One of the best things about boxing is the way it is a wide-open sport. Barriers to entry can be low, and if you are talented, no matter where you come from, no matter how humble your origins, you will be welcomed with opened arms.
As a journo-fan, I enjoy meeting athletes from other nations, and appreciate that it makes me a better person, because it allows me to get a sense of things outside my narrow sphere.
For instance…Alex Miskirtchian headlines a fight card on Tuesday, in Brooklyn, in Coney Island.
He hails from Armenia, and will be on a card featuring folks from all over the planet. Dmitriy Salita, the promoter, himself comes from the Ukraine, and calls Brooklyn home. He’s open minded to finding talent from everywhere and that is reflected on the fight promotions he puts together.
I hit Miskirtchian with some queries to get a better sense of who he is, and what he brings to the table on Aug. 25: “My background is Armenian, and I was born in Georgia in 1985,” he told me. “I moved to Belgium in 2001, at the age of 16, with my mother and my little brother. I still live there…I’m married with two kids.”
Tell me, how and why did you get into boxing? “I always loved boxing and that’s what I have been dedicating my life to that discipline since I was a teenager.”
The 25-3-1 (9 KOs) featherweight will take Cornelius Lock and needs to get past him to get another ttitle shot. He fell short when he tangled with Evgeny Gradovich last year.
“Boxing taught me respect for people, and to be able to face any kind of difficulties. I started to box in Georgia at age 9 and I fell in love with it!”
The 29-year-old came to California in 2012, to train, and is aligned with a good one, coach Edmund Tarverdyan, hitting coach for Ronda Rousey. He tells me he misses his family, especially his kids, and that’s one element of the life of many foreign fighters which I think demands our respect. The sacrifice they undergo can be considerable…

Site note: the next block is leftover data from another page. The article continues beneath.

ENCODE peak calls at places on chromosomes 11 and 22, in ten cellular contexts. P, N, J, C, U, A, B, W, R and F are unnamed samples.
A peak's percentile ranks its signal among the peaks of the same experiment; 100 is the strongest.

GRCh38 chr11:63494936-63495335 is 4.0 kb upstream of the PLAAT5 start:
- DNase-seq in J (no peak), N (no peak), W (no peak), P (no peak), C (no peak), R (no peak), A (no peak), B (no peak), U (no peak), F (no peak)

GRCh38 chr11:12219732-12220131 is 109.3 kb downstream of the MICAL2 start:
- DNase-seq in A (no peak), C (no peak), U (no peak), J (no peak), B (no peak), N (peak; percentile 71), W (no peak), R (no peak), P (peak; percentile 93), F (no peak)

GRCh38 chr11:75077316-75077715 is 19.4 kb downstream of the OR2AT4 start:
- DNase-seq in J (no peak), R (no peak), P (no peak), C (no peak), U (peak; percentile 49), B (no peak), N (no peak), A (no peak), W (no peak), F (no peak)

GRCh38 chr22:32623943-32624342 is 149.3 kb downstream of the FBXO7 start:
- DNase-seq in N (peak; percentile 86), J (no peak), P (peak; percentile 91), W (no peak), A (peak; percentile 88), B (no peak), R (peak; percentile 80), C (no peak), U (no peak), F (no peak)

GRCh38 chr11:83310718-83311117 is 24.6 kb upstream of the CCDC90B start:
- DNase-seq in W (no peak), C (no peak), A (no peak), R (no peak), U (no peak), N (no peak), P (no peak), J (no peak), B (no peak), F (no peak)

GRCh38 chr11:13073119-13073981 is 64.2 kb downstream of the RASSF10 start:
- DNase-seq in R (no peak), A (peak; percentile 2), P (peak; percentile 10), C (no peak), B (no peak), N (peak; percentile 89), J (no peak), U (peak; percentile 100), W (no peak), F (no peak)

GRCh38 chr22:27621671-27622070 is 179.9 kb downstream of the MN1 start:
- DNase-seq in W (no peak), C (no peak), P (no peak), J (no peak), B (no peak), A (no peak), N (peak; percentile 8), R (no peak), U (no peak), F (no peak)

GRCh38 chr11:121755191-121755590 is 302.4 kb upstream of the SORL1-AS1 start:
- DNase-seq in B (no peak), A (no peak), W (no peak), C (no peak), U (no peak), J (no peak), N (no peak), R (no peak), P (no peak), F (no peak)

Alex says that he enjoys fighting in the US. “The fighting style here is very intense, strong, quick and hard, which I like,” he said.
He is especially amped to be fighting on this “Brooklyn Brawl,” the popular series Salita started two years ago. “Fighting in New York is a big challenge for me. I want to thank my promoters for giving me that opportunity. And as for a prediction…it’s going to be a big surprise!”
The promoter filled me in some more on Miskirtchian. “Alex trains in LA for his serious fights, he gets good training and world class boxing,” Salita said. “He is a star in Georgia and Armenia where his fights are televised on TV. He took the fight with (then IBF feather champ) Gradovich on short notice and gave him a very good fight, dropping Gradovich in the sixth round.” Gradovich took a UD12 that night.
“He is ready to fight all the current world champions with sufficient time to prepare, and he and his team are very confident that he will be victorious against today’s champions like Lee Selby and Gary Russell Jr.”
Salita knows that the local community will be out in droves to see one of their own do his thing Tuesday. “Alex is very excited to fight in the world headquarters for boxing, NYC, where he will have many followers from the Russian-speaking community. Also, many of his fans will make the cross-Atlantic trip and be by his side at MCU Park, home to the Brooklyn Cyclones baseball team, on August 25th!”